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The Daily Dispatch: April 16, 1861., [Electronic resource] 31 1 Browse Search
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The sending of this harmful messenger to Major Anderson was followed by a deafening explosion, whis rising so defiantly out of the sea. Major Anderson received the shot and shell in silence. Aes, the balls had not started a single bolt. Anderson had concentrated his fire upon the Floating Buns in Stevens' Battery temporarily disabled, Anderson's fire having injured the doors of the embrasortification one of the most formidable of Maj. Anderson's terrible opponents. The effect of its De war, in the shape of a 32-pound ball, which Anderson had fired at Moultrie, and which lodged in th The brilliant and patriotic conduct of Maj. Anderson speaks for itself, and silences the attacksays: When Sumter was in flames, and Major Anderson could only fire his guns at long intervals of a single battery from Sumter. Five of Major Anderson's men are slightly wounded. Jasper, f the fort at 4 o'clock P. M. Whilst Maj. Anderson was saluting his flag, previous to retirin[2 more...]
Important will case. --At the recent term of the Circuit Court of Roanoke county, Va., a will case of considerable importance was decided. The Salem Register says: This was an important and highly interesting suit, in which the will of Chileon O. White, deceased, was contested by the Rev. Andrew McDowell and others. Mr. McDowell is from the county of Hanover and married a sister of C. O. White. The amount of property involved is between forty and fifty thousand dollars. The counsel in favor of the will were Messrs. Edmundson and Blair, Watts and Allen, J. B. I. Logan and Colonel Winfield, of Bedford. Those for the contestants, C. G. Griswold, of Richmond, Col. Jno. T. Anderson, of Botetourt, and F. J. Ribble, of Roanoke. After able arguments on both sides, the jury borough in a verdict establishing the will.
to be almost impassable on Baltimore street, from Calvert to Holliday street. There was a general impression that Fort Sumter would have to yield under the severe fire of the batteries opposing it, but the wish was uttered from every one that Major Anderson and his garrison might escape unharmed. The telegram which brought the news that the Federal fleet was outside the bar at Charleston, created the idea in some that relief would be afforded to Sumter, though most people were sanguine that it nd sneaking excuse to cover other and more important issues. It is unworthy of any high-toned Administration. It is only in tended to mislead the people from the real issue. It should be remembered that General Beauregard offered to leave Major Anderson unmolested if he would do the same to him.--But he refused. Thus it is seen that Mr. Lincoln was the aggressor, and it is now openly confessed that all the recent preparations were to the very end now staring us in the face — civil war and f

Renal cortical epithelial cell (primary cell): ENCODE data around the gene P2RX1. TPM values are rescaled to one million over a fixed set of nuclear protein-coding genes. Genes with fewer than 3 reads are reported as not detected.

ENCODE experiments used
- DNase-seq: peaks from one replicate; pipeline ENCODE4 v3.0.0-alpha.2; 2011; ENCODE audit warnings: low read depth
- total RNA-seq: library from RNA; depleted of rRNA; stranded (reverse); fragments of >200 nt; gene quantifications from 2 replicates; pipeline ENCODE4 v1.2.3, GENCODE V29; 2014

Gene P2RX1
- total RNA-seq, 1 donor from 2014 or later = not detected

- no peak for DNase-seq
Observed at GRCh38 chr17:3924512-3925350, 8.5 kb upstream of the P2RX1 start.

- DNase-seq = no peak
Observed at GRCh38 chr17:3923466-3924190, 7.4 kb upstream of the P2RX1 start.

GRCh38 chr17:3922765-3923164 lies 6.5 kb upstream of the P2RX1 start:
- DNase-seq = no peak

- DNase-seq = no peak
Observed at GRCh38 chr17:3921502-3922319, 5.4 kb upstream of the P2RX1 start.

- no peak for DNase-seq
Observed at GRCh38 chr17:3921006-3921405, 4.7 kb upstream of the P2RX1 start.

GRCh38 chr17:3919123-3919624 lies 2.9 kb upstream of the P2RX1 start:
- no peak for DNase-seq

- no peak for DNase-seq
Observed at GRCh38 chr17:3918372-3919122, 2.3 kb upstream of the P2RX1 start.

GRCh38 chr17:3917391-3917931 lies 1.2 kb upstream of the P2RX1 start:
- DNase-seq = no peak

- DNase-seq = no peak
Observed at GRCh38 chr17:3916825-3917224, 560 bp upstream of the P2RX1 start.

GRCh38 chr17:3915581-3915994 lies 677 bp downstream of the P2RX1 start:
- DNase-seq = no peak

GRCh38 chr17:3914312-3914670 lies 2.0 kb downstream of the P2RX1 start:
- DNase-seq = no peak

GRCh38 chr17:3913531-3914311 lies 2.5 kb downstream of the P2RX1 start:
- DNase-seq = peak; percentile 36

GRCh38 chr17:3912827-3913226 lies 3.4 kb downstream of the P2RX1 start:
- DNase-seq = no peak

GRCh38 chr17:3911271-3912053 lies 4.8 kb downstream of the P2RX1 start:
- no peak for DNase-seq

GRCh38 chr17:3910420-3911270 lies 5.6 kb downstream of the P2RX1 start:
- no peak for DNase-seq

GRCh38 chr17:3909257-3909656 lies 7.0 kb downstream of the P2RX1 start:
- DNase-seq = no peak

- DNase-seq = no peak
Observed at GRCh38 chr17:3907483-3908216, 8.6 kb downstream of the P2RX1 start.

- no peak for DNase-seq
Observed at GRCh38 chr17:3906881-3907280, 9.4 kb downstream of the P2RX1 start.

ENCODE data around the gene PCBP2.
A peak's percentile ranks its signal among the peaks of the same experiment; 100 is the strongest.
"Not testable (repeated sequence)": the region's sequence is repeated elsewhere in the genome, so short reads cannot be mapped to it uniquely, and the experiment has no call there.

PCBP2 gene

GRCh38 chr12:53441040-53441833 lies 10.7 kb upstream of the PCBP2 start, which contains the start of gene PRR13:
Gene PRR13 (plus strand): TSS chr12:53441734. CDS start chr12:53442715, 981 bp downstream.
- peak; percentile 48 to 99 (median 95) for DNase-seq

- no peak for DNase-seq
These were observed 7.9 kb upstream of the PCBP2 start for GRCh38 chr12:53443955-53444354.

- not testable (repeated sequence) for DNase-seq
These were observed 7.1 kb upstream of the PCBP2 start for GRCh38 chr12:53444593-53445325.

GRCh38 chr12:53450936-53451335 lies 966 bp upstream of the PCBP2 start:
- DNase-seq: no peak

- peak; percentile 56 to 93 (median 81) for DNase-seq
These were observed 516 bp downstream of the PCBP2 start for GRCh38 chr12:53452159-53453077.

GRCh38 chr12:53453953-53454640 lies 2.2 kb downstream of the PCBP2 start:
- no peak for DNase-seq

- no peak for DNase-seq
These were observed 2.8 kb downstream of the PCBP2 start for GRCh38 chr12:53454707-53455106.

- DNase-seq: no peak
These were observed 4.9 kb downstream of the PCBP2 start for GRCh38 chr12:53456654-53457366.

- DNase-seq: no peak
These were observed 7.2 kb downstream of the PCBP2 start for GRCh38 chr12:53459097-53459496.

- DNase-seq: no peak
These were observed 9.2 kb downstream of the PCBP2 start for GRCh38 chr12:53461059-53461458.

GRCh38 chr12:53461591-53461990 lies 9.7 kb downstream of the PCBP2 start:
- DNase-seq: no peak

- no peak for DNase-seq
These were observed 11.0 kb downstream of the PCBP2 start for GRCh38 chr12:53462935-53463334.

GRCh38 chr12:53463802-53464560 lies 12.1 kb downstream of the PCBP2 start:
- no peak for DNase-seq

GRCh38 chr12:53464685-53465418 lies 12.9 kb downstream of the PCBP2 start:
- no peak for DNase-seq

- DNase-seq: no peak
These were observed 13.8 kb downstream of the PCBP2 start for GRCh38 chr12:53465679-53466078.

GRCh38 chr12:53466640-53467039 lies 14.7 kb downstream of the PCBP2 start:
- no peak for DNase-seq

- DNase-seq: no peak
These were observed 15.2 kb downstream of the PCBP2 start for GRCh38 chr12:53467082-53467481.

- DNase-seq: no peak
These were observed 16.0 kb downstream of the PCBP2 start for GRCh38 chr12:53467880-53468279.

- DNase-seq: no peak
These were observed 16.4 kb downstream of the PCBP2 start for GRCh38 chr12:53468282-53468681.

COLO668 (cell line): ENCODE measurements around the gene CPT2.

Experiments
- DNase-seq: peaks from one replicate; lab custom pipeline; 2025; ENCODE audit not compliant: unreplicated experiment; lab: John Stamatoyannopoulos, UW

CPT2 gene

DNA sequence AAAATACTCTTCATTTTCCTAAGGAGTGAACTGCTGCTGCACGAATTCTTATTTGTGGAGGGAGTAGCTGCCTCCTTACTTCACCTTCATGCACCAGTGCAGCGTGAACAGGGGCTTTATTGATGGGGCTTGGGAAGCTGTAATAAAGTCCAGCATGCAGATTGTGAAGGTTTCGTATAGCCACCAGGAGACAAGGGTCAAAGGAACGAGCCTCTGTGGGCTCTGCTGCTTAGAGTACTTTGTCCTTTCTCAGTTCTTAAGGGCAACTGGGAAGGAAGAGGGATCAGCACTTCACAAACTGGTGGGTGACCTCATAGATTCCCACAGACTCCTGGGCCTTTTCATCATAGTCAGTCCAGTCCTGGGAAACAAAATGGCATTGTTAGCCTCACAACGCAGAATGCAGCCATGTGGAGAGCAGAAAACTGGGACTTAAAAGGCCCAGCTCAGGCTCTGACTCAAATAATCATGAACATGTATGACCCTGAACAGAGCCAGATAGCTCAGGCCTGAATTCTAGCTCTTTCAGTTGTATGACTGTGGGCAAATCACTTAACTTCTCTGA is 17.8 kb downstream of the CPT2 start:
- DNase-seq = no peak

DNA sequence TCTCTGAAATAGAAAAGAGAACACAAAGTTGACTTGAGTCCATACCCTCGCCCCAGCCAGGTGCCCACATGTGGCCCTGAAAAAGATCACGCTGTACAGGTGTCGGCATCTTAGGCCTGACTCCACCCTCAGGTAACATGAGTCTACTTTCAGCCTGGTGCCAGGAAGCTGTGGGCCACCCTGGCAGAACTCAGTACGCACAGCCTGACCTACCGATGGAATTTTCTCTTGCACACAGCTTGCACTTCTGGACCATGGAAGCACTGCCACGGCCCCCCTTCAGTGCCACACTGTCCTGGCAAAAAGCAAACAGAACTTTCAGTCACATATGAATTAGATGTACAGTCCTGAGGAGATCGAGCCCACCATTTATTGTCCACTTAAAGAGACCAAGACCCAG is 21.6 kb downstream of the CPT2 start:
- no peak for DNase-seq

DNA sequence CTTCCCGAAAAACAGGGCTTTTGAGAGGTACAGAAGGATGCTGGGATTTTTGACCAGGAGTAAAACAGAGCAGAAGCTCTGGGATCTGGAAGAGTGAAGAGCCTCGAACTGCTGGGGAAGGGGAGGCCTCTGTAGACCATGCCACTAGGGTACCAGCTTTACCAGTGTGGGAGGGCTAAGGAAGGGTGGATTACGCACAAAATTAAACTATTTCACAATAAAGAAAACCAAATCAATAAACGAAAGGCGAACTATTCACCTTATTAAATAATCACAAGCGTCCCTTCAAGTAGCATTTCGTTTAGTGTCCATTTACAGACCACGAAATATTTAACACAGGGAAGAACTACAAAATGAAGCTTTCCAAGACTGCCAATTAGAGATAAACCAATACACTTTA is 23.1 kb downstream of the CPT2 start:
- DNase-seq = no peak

The fleet near Charleston. It is a significant fact that the immense fleet sent by Lincoln to reinforce Fort Sumter, did not dare to approach the scene of action, but left the gallant Anderson to his fate. So much for the inordinate boasting of the Black Republicans about their fleet and its "six thousand fighting men." We are heartily sorry that they did not venture on the fulfillment of their gasconading threats, but left a Southern officer to do all the fighting that has yet been done on their side. Not that we doubt the courage of Northern men, but before this war is ended it will be seen that one man fighting for his home is more than a match for two fighting against it.